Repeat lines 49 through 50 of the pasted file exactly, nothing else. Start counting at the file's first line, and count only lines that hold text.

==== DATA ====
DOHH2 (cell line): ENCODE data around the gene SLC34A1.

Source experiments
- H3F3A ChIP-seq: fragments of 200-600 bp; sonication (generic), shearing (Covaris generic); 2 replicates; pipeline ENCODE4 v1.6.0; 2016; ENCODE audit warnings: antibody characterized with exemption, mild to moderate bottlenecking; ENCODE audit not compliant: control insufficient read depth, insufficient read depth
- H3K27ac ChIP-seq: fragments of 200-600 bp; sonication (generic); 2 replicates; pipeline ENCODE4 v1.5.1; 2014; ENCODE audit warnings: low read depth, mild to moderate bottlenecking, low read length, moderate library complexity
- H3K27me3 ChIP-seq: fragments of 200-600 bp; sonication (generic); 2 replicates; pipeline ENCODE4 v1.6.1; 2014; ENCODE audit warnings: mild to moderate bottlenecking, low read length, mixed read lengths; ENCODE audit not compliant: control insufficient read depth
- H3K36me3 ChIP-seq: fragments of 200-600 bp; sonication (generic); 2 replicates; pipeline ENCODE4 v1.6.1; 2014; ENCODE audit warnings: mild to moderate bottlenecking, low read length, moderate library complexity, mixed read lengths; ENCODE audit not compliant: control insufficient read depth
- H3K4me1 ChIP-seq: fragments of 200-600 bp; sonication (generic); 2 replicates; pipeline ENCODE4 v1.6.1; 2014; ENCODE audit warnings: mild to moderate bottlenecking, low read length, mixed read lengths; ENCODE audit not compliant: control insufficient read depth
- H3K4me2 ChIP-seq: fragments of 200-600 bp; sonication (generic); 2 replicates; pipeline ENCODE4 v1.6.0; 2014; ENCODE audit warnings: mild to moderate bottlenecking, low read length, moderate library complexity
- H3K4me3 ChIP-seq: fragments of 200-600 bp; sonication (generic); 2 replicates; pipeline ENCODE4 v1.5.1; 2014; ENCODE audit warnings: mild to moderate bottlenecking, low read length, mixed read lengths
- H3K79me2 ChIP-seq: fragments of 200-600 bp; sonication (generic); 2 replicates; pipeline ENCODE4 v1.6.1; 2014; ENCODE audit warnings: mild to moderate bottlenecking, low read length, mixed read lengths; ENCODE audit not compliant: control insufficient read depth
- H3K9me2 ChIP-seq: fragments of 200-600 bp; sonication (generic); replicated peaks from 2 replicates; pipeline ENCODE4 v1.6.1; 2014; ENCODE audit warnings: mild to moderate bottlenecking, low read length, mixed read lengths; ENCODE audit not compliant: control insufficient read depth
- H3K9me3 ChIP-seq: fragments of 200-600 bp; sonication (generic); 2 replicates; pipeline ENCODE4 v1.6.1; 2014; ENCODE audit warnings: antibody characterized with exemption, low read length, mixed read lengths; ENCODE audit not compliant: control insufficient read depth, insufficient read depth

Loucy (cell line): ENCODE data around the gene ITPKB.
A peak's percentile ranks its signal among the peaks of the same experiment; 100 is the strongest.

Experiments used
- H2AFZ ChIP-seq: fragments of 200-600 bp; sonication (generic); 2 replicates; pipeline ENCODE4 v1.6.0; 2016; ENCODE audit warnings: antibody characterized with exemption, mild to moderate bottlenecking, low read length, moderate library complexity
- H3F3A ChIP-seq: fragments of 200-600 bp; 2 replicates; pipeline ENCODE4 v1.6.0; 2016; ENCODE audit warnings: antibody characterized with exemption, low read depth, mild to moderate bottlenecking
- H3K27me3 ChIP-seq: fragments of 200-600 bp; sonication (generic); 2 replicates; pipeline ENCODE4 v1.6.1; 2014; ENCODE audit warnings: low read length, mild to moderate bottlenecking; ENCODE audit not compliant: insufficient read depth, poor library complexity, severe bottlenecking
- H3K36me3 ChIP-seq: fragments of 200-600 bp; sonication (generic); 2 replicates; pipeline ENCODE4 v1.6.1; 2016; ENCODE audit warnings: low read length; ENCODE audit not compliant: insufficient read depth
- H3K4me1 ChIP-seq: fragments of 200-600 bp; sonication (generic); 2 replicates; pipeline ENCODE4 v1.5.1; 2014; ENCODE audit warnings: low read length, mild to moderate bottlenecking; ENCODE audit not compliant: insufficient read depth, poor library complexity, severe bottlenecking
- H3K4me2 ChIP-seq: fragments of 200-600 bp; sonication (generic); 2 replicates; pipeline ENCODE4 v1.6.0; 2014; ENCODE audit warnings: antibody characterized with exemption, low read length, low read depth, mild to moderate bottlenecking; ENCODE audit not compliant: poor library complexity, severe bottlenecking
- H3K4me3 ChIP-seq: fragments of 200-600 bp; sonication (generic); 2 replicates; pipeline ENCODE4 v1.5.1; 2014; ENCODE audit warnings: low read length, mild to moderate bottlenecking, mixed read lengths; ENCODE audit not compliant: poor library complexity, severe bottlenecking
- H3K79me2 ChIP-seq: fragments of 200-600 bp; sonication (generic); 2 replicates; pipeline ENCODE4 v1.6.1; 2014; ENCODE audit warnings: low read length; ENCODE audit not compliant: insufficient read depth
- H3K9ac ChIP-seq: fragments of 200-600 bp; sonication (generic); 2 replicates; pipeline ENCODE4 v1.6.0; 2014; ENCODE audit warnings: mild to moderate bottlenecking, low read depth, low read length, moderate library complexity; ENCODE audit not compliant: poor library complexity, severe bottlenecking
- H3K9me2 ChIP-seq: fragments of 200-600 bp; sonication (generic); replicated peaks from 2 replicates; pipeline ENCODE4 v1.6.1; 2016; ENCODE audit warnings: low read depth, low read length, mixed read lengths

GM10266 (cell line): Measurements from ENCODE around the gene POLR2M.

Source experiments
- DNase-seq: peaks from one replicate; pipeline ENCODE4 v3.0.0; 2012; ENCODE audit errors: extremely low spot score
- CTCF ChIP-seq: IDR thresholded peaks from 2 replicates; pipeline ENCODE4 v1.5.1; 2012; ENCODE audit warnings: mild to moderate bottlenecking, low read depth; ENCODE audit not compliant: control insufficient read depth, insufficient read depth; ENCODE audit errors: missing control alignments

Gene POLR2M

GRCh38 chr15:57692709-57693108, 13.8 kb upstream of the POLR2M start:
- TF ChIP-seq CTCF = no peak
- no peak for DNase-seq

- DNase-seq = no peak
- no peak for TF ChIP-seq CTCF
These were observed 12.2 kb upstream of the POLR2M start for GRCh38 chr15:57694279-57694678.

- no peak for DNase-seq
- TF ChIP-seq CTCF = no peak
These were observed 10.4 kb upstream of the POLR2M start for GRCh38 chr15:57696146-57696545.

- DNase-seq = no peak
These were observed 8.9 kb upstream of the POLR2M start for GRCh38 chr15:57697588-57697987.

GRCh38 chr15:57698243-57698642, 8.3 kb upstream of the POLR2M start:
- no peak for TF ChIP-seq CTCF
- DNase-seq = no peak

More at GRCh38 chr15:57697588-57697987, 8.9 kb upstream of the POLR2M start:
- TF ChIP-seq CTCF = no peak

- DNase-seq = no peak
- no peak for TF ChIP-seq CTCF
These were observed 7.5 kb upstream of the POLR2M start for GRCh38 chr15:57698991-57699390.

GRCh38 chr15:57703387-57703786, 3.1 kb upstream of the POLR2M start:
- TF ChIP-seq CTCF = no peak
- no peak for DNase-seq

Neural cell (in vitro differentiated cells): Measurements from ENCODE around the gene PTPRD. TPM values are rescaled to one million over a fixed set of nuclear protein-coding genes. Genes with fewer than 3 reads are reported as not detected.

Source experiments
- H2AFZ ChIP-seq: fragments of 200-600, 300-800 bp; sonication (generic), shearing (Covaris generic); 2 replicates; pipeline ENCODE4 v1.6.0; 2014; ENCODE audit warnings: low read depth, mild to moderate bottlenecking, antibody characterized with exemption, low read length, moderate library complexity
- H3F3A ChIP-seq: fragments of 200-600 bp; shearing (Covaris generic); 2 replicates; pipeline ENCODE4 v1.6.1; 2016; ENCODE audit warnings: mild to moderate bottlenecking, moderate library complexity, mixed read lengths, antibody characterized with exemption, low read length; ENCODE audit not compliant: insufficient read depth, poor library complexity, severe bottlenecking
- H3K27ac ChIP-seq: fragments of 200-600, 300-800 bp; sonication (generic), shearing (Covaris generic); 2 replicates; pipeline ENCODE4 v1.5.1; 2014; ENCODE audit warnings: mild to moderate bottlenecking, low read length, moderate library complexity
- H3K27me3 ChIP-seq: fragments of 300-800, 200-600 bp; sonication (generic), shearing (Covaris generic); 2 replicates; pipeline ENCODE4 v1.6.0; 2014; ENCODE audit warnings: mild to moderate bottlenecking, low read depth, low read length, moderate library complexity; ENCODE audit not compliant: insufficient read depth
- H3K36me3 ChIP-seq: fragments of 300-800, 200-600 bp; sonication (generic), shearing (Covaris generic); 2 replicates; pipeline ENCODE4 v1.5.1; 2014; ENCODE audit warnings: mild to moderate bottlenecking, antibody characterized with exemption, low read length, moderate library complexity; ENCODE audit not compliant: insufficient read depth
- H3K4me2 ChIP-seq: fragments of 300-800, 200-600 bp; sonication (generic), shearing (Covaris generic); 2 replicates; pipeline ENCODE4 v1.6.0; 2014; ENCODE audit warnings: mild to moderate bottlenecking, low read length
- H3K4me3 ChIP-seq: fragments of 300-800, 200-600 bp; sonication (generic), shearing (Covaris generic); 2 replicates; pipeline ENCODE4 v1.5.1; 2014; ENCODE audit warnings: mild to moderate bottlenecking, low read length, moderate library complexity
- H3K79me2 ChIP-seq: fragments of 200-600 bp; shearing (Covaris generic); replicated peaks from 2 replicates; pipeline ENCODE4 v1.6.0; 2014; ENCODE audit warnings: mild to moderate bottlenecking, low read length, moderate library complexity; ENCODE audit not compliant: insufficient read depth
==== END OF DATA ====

These were observed 7.5 kb upstream of the POLR2M start for GRCh38 chr15:57698991-57699390.

GRCh38 chr15:57703387-57703786, 3.1 kb upstream of the POLR2M start: